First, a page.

I also heard the same argument from David Laws, when he was the Liberal Democrat’s Education spokesman (you can see I have been around a bit with this one). Now he is busy as chair of the Education Policy Institute, one of those bodies that dishes up the evidence about how damaging new selection would be but hasn’t got much to say about the selection that already exists.
And over at the Lib Dem manifesto it is business as usual with more weasel words. Like Labour the Lib Dems manage to be for and against selection at the same time and will oppose new grammar schools but do nothing about the existing 163. The ambivalence of both parties on this subject has probably helped to ensure that the grammar school plan is a non-issue in the election campaign.
Does any party’s policy make sense?
Well UKIP policy is dreadful but at least vaguely consistent; a grammar school in every town, no lip service to comprehensive education with all 11 plus failures going to a vocational, technical or “specialist” secondary modern in what would be a full-on recreation of the 1950s
Only the Greens - a little party in electoral terms but with one more MP than UKIP when the election was called - have the guts to call this one out. The Green Party education policy is to allow no new grammar schools and to “gradually integrate grammar and secondary modern schools into the comprehensive system.”
Simple really. If academic selection is wrong for one group of childen, it is wrong for all. At Comprehensive Future, which campaigns for fair admissions to all schools, we have been arguing for a decade that this sort of transition to comprehensive education could happen over a 10 to 15-year period and not affect any children currently being educated in a grammar school. Our 2009 publication Ending Rejection suggesting how this could be done, can be read here.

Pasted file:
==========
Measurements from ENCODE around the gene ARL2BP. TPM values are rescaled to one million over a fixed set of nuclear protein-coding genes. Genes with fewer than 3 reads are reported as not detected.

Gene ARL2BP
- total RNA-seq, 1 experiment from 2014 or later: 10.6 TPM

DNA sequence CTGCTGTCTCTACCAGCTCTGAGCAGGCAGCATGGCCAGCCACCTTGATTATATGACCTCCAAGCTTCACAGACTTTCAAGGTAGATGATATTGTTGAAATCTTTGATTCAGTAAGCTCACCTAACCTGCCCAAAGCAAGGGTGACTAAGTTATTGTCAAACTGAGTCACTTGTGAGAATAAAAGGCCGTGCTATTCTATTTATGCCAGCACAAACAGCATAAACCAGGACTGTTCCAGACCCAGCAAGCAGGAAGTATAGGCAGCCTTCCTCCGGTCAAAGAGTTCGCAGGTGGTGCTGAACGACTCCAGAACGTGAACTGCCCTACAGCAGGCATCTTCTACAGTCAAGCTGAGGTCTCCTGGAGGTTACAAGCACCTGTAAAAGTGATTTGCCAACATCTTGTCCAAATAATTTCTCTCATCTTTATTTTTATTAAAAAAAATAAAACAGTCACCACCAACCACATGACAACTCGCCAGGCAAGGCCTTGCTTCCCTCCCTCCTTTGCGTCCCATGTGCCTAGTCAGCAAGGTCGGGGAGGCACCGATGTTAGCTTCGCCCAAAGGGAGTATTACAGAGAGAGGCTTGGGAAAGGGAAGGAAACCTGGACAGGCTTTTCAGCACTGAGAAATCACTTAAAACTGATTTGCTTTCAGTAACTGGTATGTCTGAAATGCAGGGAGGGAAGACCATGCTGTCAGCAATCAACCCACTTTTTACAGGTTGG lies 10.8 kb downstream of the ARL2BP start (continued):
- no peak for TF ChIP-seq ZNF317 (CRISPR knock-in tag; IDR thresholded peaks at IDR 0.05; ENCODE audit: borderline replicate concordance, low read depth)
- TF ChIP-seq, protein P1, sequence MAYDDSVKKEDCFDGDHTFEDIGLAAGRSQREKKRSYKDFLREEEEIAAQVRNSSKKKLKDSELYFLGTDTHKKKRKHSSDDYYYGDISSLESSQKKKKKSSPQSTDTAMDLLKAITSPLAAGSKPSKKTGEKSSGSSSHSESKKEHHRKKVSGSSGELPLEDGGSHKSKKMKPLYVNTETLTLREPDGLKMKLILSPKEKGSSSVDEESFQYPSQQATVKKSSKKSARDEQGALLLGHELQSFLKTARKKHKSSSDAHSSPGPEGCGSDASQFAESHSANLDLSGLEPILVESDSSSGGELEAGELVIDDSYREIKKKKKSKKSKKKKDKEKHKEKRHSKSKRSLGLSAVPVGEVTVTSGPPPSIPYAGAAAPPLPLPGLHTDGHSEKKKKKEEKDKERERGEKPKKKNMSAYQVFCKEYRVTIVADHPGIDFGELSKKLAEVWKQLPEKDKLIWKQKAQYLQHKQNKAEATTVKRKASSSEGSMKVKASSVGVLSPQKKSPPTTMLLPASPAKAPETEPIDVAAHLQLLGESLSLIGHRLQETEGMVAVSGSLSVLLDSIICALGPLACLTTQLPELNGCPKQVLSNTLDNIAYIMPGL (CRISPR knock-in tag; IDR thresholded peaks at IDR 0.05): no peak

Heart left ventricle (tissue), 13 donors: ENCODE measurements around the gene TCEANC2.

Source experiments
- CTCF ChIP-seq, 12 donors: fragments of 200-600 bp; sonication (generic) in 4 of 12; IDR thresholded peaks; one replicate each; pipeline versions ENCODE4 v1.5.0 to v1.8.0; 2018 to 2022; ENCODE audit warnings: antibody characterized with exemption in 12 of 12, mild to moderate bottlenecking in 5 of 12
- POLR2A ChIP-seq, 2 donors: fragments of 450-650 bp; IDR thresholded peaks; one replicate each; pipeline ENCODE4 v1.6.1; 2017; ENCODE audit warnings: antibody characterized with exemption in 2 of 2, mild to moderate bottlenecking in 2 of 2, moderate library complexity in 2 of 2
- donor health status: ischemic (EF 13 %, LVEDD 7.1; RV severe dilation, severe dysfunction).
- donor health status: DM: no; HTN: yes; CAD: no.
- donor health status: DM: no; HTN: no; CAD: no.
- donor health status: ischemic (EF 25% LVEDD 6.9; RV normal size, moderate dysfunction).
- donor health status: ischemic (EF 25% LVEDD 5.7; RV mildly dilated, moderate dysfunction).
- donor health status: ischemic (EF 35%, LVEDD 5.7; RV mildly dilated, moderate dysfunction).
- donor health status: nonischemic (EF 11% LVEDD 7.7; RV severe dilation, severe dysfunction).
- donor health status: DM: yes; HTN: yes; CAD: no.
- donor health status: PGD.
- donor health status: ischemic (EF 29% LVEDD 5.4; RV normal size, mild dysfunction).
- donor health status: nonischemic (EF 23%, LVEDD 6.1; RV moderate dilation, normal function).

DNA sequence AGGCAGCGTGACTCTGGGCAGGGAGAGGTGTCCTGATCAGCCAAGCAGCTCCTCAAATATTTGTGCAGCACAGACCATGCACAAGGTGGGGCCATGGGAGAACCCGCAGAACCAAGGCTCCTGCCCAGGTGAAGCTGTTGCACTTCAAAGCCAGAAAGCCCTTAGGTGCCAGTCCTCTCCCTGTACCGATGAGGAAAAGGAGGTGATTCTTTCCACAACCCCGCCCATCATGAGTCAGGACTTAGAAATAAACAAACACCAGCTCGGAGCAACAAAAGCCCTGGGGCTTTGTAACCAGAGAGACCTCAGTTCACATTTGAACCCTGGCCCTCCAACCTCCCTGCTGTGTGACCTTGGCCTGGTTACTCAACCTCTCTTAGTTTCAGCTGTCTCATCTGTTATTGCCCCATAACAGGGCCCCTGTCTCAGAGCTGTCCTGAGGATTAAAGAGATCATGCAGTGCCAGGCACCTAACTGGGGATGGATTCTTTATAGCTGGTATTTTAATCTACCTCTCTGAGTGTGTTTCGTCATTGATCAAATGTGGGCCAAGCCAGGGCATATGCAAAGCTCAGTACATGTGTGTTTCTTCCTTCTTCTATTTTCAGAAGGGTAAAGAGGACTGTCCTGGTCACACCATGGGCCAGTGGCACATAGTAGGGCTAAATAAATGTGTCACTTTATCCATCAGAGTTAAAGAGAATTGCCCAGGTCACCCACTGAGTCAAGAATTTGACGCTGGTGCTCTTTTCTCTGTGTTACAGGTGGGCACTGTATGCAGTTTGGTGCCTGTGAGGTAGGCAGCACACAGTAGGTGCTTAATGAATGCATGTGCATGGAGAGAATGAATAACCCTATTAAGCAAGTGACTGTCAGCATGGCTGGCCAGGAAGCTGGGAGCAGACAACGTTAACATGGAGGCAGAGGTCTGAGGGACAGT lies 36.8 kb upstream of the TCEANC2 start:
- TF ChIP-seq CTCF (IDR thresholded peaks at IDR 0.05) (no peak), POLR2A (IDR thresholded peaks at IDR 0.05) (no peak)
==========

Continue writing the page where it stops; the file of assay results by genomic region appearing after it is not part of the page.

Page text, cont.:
This election includes one very bad policy (the Tories’) and one very big missed opportunity (the failure of the main opposition parties to oppose all selection). Labour and the Liberal Democrats are offering to invest billions in education. There are grammar schools in a quarter of English local authorities. This desperately needed cash could have been made conditional on each local area coming up with a transitional plan to full comprehensive education, just as the Labour government could have tied its vast Building Schools to the Future programme to a similar requirement.
Whoever wins the General Election, this is still a vital issue. Some Tories claim there will only be a few new grammar schools in a handful of areas if they form the new government. But that is what they said in 1988 when they changed to law to introduce the first handful of independent state schools (City Technology Colleges). There are now over 5000 academies, the successors to the CTCs.
Hundreds of grammar schools would be a dangerous legacy. If the Tories win and the opposition parties don’t change their position from “we’ll keep those grammars that already exist’ new selective schools will be here to stay, the face of English education would be changed forever and certainly not in a good way.
And If Conservatives don’t win the existing grammar schools appear to be unassailable until someone finally has the courage to take them on.